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Israeli police say there's 'sufficient evidence' to bring bribery charges against Benjamin Netanyahu

Israeli police will recommend bribery charges against Prime Minister Benjamin Netanyahu. He expected the police to recommend criminal charges, but predicted that the Israeli attorney general would not ultimately bring charges. (Ilia Yefimovich/Getty Images)

On Tuesday, Israeli police announced it found "sufficient evidence" to bring charges against Israeli Prime Minister Benjamin Netanyahu for bribery, fraud, and breach of trust in two cases of alleged corruption.

Haaretz reported that Netanyahu expected the police to recommend criminal charges, but predicted that Israeli Attorney General Avichai Mandelblit would not ultimately bring charges. The police stopped short of a recommendation for the charges, and stated merely that "sufficient evidence" existed for the charges, according to CNN.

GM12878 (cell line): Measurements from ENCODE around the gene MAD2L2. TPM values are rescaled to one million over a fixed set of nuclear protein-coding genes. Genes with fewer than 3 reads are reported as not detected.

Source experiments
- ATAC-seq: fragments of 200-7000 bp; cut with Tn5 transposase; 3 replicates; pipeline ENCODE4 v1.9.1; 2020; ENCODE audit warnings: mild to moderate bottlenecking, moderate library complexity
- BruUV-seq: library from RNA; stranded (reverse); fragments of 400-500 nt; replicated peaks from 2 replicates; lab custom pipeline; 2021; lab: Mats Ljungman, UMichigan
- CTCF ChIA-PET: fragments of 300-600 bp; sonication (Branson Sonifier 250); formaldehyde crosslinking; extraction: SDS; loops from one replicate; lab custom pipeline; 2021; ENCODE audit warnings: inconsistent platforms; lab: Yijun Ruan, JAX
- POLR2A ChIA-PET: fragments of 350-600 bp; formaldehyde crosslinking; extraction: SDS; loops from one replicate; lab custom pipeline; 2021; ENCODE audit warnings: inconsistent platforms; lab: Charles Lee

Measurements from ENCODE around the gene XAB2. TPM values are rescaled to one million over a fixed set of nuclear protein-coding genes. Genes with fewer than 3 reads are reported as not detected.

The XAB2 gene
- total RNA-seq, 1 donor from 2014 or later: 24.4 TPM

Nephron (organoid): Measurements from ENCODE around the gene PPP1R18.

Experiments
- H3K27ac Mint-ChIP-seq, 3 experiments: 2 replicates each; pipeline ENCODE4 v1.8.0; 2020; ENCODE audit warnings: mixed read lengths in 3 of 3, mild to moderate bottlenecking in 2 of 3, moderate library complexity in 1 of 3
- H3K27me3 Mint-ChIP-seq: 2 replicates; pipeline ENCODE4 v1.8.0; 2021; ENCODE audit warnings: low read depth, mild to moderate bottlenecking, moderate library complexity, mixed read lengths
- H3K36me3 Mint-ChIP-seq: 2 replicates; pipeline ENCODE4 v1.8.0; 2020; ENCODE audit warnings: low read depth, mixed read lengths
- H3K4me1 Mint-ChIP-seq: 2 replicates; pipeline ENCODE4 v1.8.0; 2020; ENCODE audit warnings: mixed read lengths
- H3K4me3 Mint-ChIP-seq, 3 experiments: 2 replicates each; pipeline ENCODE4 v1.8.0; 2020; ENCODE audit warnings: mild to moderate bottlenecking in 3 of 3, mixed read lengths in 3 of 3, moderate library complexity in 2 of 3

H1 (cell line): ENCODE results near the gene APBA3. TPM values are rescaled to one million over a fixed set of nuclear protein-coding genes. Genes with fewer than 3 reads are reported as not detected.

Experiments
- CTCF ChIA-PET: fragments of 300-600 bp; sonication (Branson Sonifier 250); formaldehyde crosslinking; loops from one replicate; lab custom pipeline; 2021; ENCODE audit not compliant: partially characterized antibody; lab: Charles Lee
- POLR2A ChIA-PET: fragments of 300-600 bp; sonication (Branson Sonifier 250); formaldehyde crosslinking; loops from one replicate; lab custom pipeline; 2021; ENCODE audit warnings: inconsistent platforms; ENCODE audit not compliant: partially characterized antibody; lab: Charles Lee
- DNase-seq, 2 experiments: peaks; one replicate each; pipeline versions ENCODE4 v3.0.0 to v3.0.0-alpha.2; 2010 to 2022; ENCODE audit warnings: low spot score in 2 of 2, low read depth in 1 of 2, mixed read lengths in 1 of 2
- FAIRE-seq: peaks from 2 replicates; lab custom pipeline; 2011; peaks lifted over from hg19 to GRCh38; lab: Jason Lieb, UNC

The final decision on possible criminal charges rests with Mandelblit.

What is the first case?

The first case, called Case 1000, alleges that Netanyahu received lavish gifts from Israeli Hollywood producer Arnon Milchan and Australian businessman James Packer in exchange for political favors.

The gifts included cigars, pink champagne, jewelry, and trips valued at more than one million shekels, which is the equivalent of about $280,000.

Netanyahu said the gifts from the billionaires were tokens of their friendship.

What is the second case?

The second case, Case 2000, alleges the prime minister and Arnon Mozes, publisher of Yedioth Ahronoth newspaper in Tel Aviv, had an improper quid pro quo political relationship reached through verbal agreements, Haaretz reported.

Officials said Netanyahu agreed to limit circulation of a rival newspaper.

In turn, the prime minister would receive favorable coverage by Yedioth Ahronoth.

What else?

Netanyahu has questioned the credibility of the police and other officials involved in the cases.

He has served as prime minister since 2009.

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